Li Datong on Press Freedom in China

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For a guy who lost his job and saw his publication closed down, Li Datong seems like a remarkably upbeat guy. The former editor of Freezing Point, a supplement of the China Youth Daily that was shuttered by propaganda authorities in 2006 in response to his critical stance, spoke to a media association in Hong Kong last night. While acknowledging the severe restrictions on the press in China, Li spent most of the time discussing how far he thought Chinese media had come in terms of fighting for free expression. Since Li started as a reporter in 1979 mainland journalists have abandoned the idea that their role is to merely transmit party directives. Publications must survive on financial support of the market, not the government. And the Internet offers an outlet for stories that are blocked from being run by newspapers and magazines. Under these pressures, the system of press control is like “solid ice melting,” he says. “The layers are beginning to split and break apart.”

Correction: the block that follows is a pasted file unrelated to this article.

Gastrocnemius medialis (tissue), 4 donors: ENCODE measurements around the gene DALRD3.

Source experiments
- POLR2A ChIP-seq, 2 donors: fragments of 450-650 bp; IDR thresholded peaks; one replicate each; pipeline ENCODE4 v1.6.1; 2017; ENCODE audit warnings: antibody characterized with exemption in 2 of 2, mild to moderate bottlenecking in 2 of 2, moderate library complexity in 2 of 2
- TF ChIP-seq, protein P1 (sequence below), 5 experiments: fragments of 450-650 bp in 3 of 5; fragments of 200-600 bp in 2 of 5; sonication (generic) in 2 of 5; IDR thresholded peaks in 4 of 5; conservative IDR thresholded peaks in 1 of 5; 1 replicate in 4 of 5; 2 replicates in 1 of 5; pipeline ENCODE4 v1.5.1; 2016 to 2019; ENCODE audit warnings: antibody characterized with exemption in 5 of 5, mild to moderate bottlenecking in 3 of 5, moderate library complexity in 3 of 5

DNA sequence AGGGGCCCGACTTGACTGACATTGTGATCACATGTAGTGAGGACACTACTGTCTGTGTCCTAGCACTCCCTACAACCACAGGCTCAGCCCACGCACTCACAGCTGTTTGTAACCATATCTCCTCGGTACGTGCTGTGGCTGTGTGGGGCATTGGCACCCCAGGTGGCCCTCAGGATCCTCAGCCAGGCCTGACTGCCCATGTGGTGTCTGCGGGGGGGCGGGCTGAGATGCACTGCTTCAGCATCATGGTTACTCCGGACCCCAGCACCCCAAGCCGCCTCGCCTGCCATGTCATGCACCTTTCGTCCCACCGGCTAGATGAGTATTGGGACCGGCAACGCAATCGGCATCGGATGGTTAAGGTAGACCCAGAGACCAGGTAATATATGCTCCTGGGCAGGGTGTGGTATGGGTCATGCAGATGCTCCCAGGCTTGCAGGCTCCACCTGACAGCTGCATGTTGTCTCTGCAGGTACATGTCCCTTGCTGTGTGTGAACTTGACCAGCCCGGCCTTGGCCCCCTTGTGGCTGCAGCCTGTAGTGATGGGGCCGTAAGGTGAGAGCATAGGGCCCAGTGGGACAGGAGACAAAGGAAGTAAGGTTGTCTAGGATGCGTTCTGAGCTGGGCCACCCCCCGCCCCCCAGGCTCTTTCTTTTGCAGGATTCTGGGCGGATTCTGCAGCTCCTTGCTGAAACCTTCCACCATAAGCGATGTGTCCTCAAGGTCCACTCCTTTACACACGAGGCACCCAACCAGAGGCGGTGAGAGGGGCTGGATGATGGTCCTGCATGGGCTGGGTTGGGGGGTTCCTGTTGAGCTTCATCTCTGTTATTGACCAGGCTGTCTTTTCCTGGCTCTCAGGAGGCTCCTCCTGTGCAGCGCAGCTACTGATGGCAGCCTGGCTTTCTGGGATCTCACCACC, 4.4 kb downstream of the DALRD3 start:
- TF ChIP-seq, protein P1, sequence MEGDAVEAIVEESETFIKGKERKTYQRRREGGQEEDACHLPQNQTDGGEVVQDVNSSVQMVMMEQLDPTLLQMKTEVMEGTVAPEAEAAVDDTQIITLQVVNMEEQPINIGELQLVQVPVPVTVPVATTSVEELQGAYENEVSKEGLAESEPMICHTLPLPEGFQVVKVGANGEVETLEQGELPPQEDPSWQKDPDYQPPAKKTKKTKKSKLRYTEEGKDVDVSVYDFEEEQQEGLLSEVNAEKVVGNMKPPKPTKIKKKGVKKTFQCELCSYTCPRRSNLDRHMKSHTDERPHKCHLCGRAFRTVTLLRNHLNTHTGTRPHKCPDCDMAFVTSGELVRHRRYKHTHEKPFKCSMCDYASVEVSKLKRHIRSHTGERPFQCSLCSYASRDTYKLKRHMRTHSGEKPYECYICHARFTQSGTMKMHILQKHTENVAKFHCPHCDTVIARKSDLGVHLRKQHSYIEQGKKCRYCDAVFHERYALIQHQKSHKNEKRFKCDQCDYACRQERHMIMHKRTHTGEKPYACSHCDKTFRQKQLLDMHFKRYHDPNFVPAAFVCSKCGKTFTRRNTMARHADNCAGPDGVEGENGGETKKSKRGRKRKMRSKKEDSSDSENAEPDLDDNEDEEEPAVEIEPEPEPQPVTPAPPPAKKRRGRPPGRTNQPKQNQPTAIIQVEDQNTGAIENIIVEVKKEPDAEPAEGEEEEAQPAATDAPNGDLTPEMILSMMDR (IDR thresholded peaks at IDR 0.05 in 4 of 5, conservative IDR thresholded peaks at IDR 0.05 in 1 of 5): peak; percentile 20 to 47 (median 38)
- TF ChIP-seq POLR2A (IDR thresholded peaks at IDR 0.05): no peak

That prompted a few skeptical questions. One person pointed out the journalists behind bars in China. Another asked what examples Li could point to of people struggling for democracy. “I myself am one of them,” he replied. It seemed like what separated Li from the audience was his long-term perspective. He was forced to step down from journalism for 5 years after taking part in the 1989 demonstrations in Beijing. So he’s been through this before. And his sense of history goes way back. China’s modernization was a 200-year process that began in 1840, he says, so “we still have 30 years to go.”